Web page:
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The “all” in the title of Davey Alba’s Wired article is italicized, for emphasis.

The first picture flashes on the screen. “A man is standing next to an elephant,” a robotic voice intones. Another picture appears. “A person sitting at a table with a cake.”

Those descriptions are obvious enough to a person. What makes them remarkable is that a human is not supplying the descriptions at all. Instead, the tech behind this system is cutting-edge artificial intelligence: a computer that can “see” pictures.

Fei-Fei Li, director of the Stanford Artificial Intelligence Lab, is standing on a lit stage in a dark auditorium showing off the advanced object-recognition system she and her fellow researchers built. But as impressive as the system is, Li grows more critical as her presentation unfolds. She says that even if the computer is technically accurate, it could do more. The computer may be able to describe in simple, literal terms what it “sees” in the pictures. But it can’t describe the stories behind the pictures. The person sitting at the table, for instance, is actually a young boy—Li’s son, Leo. Li explains that he is wearing his favorite T-shirt. It’s Easter, and we non-computers can all see how happy he is.

“I think of Leo constantly and the future world he will live in,” Li tells the audience at TED in a video that’s been viewed more than 1.2 million times. In Li’s ideal future, where machines can see, they won’t just be built for maximum efficiency. They’ll be built for empathetic purposes. Artificial eyes, for instance, could help doctors diagnose and take care of patients. If robot cars had empathy, they could run smarter and safer on roads. (Imagine if the builders of self-driving cars used algorithms that didn’t account for the safety of pedestrians and passengers.) Robots, Li says, could brave disaster zones to save victims.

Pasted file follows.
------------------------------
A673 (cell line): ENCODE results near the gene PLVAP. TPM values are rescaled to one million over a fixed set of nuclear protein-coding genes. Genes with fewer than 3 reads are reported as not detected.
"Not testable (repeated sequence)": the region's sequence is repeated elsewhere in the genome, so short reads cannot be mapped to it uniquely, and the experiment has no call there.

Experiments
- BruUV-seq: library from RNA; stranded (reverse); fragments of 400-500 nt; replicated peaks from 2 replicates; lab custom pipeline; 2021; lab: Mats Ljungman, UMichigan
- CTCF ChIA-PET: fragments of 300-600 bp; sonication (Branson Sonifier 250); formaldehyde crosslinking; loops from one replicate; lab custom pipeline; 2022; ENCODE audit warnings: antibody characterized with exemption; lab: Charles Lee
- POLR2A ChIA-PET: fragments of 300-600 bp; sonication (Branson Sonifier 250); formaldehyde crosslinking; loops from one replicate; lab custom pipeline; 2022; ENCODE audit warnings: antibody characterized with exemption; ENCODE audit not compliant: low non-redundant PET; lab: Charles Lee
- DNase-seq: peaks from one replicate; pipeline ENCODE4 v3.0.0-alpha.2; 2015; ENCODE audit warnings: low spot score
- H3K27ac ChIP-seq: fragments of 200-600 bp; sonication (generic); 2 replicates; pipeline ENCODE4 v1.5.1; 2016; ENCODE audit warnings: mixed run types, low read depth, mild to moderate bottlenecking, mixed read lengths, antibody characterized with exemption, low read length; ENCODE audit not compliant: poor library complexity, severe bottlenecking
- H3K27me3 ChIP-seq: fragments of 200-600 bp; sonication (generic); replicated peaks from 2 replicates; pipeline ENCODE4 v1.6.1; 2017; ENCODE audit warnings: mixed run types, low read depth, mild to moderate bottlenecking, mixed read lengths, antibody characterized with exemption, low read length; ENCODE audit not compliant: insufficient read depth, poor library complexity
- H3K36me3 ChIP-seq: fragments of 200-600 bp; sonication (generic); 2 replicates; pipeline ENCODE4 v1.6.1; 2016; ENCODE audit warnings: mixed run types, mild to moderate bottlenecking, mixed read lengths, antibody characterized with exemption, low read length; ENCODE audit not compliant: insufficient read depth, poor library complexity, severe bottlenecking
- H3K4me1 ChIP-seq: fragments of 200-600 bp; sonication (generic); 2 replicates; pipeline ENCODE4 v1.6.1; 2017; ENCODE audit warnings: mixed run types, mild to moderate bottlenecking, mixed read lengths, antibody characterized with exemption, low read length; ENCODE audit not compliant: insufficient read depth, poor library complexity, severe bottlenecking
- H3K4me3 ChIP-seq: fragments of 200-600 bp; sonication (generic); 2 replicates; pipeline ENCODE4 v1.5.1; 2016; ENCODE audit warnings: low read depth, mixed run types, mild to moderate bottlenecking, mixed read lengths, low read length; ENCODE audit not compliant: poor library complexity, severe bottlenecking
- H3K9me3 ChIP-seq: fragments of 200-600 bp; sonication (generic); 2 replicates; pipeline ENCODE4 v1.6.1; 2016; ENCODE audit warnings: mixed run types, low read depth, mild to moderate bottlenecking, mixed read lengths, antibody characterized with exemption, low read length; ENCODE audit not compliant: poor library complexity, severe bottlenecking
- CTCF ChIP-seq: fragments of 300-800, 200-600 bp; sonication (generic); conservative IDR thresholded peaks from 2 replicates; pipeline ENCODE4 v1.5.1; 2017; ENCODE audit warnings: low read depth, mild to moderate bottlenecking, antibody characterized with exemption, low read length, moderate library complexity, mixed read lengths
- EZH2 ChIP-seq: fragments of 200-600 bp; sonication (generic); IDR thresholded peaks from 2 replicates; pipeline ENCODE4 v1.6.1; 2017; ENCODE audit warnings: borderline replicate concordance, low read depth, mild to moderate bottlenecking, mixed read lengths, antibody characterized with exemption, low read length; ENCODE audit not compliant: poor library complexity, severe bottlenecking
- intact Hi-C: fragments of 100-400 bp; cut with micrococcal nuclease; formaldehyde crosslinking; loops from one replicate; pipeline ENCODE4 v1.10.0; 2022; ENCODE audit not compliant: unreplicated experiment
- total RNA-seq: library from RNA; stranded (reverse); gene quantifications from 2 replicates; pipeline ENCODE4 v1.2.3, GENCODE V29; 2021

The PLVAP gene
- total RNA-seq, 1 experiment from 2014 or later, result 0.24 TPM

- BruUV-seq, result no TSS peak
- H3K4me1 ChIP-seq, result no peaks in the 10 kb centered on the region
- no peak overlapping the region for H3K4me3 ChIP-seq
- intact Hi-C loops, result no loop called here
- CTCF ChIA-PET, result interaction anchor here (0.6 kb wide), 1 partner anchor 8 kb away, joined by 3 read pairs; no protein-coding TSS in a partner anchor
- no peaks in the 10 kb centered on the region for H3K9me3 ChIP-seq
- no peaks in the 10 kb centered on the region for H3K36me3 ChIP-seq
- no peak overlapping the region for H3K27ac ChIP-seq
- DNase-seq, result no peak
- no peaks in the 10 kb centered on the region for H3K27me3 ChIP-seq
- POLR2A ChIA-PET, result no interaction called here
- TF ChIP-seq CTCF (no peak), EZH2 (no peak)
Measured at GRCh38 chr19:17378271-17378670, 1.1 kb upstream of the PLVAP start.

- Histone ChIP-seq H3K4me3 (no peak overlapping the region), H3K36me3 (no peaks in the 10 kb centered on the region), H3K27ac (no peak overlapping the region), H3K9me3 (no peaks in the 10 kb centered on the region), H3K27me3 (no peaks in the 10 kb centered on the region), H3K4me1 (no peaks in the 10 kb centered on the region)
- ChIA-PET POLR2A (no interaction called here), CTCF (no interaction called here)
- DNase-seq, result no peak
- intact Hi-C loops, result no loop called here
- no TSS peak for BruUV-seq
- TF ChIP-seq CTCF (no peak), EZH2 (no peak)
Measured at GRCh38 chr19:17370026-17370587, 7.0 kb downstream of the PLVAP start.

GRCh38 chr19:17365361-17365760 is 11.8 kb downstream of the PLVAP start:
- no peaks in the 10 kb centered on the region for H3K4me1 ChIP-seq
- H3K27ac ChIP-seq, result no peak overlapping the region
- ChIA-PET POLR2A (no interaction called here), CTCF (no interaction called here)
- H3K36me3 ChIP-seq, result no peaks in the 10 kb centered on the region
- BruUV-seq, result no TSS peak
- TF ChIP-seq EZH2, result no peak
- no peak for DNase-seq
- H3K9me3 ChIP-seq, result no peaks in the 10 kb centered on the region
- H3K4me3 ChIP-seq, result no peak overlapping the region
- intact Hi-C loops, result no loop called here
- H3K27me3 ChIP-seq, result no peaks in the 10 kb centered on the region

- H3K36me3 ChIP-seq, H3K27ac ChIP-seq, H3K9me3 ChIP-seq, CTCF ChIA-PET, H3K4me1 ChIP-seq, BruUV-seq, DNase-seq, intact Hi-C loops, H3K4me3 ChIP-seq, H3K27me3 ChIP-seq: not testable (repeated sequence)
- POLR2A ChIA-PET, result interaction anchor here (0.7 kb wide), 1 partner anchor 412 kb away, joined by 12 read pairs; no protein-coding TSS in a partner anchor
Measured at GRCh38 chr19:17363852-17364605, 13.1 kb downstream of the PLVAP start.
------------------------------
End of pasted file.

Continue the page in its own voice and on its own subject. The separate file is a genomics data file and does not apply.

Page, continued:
Li is one of the world’s foremost experts on computer vision. She was involved in building two seminal databases, Caltech 101 and ImageNet, that are still widely used by AI researchers to teach machines how to categorize different objects. Given her stature in the field, it’s hard to overstate the importance of her humanitarian take on artificial intelligence. That’s because AI is finally entering the mainstream.

Written by Randy McDonald

November 2, 2015 at 8:16 pm

[LINK] “Harvard cracks DNA storage, crams 700 terabytes of data into a single gram”

Sebastian Anthony’s ExtremeTech article shares information about game-changing technology. Computer memory this abundant can enable quite a lot.

A bioengineer and geneticist at Harvard’s Wyss Institute have successfully stored 5.5 petabits of data — around 700 terabytes — in a single gram of DNA, smashing the previous DNA data density record by a thousand times.